There is a good chance you’ve attended a webinar before and perhaps you’ve wonder ‘just how much did it cost to put on this event?’ You may have plans of conducting your own webinar and you’re wondering how much it will set you back or whether it will be an affordable, ROI-positive venture.
Why Repurpose Your Webinar?
Delivering quality webinars that your attendees will enjoy and that actually convert is hard work. From organizing useful content to crafting attention-grabbing visuals, a lot of sweat goes into producing an event that offers both a truly effective presentation that informs and an engaging experience that inspires.
Yet, in most cases, webinars are one-time events. The end of the webinar means the end of the experience, which in turn means the end of your opportunity to convert.
While the benefits from a single webinar can be substantial, why not amplify your results by repurposing the recording?
It’s no secret – most of us love to hate meetings.
In article after article, study after study, research and anecdotal evidence suggests that meetings are easily one of the least popular workplace activities. And for good reason, as most are boring and in many cases amount to a complete waste of time and money.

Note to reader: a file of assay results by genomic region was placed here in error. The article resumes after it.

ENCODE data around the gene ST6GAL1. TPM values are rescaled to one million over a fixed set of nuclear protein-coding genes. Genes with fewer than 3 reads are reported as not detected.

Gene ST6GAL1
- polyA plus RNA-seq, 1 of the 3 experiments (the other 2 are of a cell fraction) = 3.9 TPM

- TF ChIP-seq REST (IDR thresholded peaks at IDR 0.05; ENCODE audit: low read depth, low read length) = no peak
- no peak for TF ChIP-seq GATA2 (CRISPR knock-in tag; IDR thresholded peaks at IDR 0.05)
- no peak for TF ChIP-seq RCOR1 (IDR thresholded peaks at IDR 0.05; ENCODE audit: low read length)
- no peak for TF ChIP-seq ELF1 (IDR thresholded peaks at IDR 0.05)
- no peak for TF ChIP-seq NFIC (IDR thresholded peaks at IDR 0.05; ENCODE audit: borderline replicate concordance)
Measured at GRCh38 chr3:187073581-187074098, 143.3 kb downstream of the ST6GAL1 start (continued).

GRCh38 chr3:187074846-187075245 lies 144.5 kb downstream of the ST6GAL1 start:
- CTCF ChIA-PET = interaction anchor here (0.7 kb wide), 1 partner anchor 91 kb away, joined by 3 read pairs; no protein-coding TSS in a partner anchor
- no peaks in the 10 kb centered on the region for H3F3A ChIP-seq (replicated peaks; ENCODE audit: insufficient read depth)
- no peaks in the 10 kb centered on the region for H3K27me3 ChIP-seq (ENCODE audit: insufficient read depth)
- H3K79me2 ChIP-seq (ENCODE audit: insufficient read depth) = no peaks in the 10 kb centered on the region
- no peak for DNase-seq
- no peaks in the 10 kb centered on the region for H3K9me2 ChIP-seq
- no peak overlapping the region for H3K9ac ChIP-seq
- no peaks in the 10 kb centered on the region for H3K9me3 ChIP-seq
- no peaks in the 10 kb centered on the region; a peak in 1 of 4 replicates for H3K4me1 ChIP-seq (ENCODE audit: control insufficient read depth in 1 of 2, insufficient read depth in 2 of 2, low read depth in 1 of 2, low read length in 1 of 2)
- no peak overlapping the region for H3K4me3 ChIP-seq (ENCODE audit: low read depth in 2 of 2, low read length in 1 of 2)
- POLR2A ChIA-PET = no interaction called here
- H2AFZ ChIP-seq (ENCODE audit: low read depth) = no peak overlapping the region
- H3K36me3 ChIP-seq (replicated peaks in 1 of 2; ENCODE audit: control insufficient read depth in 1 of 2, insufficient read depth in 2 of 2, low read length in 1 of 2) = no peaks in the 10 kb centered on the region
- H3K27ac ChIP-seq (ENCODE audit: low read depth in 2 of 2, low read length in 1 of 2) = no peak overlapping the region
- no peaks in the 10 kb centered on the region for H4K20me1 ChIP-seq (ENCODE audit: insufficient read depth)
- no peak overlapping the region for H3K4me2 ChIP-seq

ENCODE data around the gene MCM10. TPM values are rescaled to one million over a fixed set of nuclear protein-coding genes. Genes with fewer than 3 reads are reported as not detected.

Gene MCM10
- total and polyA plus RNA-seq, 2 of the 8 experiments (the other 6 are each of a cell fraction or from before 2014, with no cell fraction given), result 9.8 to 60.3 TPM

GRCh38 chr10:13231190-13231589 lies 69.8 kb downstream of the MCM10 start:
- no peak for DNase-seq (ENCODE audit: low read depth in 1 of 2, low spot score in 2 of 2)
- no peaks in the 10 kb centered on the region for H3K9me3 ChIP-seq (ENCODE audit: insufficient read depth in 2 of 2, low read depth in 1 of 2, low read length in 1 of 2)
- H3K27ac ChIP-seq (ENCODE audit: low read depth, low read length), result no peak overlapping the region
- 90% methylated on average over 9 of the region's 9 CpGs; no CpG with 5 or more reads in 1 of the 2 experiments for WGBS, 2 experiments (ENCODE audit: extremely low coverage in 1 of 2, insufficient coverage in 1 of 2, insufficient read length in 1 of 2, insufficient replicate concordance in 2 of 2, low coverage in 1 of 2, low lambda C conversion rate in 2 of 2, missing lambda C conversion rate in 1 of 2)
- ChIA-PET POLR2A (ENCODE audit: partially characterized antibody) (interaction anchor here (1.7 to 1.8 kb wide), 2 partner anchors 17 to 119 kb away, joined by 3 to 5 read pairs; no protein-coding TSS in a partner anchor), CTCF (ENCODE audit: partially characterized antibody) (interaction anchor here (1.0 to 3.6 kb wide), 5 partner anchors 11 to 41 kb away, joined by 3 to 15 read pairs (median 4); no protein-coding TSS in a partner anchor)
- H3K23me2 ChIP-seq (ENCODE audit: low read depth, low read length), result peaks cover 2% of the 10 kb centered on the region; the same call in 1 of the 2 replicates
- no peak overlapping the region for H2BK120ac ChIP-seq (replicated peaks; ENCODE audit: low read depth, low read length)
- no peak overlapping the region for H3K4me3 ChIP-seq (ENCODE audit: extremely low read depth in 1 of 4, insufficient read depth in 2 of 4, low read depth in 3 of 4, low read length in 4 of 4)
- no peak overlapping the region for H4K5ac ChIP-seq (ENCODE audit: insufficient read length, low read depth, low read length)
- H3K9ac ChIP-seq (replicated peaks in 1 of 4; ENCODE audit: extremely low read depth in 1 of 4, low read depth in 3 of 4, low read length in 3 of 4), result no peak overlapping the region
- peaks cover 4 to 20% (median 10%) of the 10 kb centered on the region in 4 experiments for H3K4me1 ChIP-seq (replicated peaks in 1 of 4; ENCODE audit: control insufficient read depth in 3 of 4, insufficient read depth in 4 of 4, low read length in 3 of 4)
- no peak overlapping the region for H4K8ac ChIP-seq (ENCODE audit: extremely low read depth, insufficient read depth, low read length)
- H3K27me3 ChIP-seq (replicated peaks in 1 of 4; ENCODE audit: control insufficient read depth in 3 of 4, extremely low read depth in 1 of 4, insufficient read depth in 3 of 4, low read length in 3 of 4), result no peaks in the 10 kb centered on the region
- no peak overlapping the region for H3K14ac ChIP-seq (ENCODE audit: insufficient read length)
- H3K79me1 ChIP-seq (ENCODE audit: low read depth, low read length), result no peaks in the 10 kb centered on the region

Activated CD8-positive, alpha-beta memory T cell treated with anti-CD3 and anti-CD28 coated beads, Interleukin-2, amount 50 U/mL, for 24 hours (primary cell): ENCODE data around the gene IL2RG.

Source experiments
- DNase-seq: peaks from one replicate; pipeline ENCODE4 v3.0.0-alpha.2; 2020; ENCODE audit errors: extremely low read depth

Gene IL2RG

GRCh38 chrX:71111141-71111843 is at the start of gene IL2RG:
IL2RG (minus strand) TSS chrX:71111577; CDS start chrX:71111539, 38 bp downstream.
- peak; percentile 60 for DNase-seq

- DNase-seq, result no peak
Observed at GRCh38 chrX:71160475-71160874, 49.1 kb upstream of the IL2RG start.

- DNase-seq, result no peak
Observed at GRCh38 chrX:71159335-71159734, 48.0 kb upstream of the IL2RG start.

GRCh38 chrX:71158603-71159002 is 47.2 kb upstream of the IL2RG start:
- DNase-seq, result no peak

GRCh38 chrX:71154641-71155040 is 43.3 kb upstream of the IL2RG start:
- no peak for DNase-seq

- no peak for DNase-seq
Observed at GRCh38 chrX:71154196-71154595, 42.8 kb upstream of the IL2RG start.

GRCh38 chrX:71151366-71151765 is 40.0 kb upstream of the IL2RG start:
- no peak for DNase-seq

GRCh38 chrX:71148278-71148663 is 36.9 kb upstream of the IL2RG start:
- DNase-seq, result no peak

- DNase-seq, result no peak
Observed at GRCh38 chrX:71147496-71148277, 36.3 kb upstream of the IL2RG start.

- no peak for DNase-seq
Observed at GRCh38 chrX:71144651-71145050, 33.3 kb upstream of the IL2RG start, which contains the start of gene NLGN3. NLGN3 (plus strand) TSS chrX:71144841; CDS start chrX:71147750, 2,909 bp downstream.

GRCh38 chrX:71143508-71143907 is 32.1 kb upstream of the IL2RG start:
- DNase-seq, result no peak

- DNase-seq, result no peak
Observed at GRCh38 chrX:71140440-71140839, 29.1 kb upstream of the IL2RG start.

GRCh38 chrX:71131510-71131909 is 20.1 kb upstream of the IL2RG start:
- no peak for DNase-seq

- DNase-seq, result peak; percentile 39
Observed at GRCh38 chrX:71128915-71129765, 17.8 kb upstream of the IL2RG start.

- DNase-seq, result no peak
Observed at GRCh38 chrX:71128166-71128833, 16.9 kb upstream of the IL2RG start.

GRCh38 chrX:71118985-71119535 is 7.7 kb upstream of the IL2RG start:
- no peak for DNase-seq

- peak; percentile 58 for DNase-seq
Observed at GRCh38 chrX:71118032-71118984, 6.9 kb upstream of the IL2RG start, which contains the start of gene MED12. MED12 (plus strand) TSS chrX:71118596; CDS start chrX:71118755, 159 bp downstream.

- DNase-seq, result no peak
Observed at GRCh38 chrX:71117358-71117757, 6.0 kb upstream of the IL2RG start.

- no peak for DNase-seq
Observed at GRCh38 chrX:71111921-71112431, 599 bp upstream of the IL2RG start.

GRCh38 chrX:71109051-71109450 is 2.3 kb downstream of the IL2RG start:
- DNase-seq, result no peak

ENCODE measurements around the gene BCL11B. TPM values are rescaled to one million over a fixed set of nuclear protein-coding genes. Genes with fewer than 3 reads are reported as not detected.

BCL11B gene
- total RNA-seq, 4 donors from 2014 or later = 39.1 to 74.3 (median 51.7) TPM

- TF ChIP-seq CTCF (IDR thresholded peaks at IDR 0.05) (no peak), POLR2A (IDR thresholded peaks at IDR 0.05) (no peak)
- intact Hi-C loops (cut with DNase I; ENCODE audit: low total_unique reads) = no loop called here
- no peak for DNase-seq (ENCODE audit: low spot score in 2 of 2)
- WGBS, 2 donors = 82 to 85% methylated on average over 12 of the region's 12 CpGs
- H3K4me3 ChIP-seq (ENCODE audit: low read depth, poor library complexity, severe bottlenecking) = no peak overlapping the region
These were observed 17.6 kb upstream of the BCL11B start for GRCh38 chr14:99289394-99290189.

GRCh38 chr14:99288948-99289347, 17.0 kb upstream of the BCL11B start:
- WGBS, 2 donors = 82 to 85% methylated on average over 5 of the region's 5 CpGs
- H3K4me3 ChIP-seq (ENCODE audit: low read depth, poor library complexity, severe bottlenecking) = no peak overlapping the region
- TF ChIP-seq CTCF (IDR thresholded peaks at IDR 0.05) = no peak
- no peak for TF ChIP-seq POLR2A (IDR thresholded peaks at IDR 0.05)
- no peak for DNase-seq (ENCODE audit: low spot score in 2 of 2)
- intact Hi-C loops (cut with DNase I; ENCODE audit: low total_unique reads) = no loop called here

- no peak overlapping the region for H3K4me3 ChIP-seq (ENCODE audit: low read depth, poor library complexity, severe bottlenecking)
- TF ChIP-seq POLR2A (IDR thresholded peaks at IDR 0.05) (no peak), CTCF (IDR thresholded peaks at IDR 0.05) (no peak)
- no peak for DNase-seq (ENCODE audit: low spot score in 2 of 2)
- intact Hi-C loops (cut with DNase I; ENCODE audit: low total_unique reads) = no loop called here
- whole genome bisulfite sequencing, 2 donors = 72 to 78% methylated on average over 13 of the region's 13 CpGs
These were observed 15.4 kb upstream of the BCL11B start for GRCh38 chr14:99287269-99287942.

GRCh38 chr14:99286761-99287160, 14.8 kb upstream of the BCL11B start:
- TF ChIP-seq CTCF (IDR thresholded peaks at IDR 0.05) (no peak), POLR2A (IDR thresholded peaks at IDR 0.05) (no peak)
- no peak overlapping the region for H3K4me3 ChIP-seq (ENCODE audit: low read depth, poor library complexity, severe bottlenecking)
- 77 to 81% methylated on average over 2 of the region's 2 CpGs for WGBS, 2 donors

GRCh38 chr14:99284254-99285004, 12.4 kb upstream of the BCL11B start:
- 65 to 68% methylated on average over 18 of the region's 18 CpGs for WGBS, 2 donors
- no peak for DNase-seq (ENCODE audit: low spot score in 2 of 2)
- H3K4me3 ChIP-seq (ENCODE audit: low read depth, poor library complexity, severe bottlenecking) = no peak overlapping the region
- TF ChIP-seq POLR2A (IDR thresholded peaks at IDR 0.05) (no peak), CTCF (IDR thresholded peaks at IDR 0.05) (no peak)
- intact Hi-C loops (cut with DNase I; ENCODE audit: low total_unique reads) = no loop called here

In fact, a study conducted by Verizon Business revealed that a full 1/3 of meetings are unproductive – completely ineffective. Most meetings suffer from having no clear purpose or objective, they are neither inspiring nor motivating and are too often organized by weak presenters who are unprepared and overly redundant.
Regardless, meetings will remain commonplace in today’s team-based work environment, so you’ll simply have to make the effort to improve them. There are many tried and true ways to do this – sending out invitations early, setting an agenda, encouraging participation, etc. – but even with these measures, most meetings still turn out dreary and dull.
So, let’s take it a step further. Let’s go beyond the run of the mill advice, with some lesser used, more creative tips that will help you spark engagement and foster productive, effective meetings that people won’t mind attending.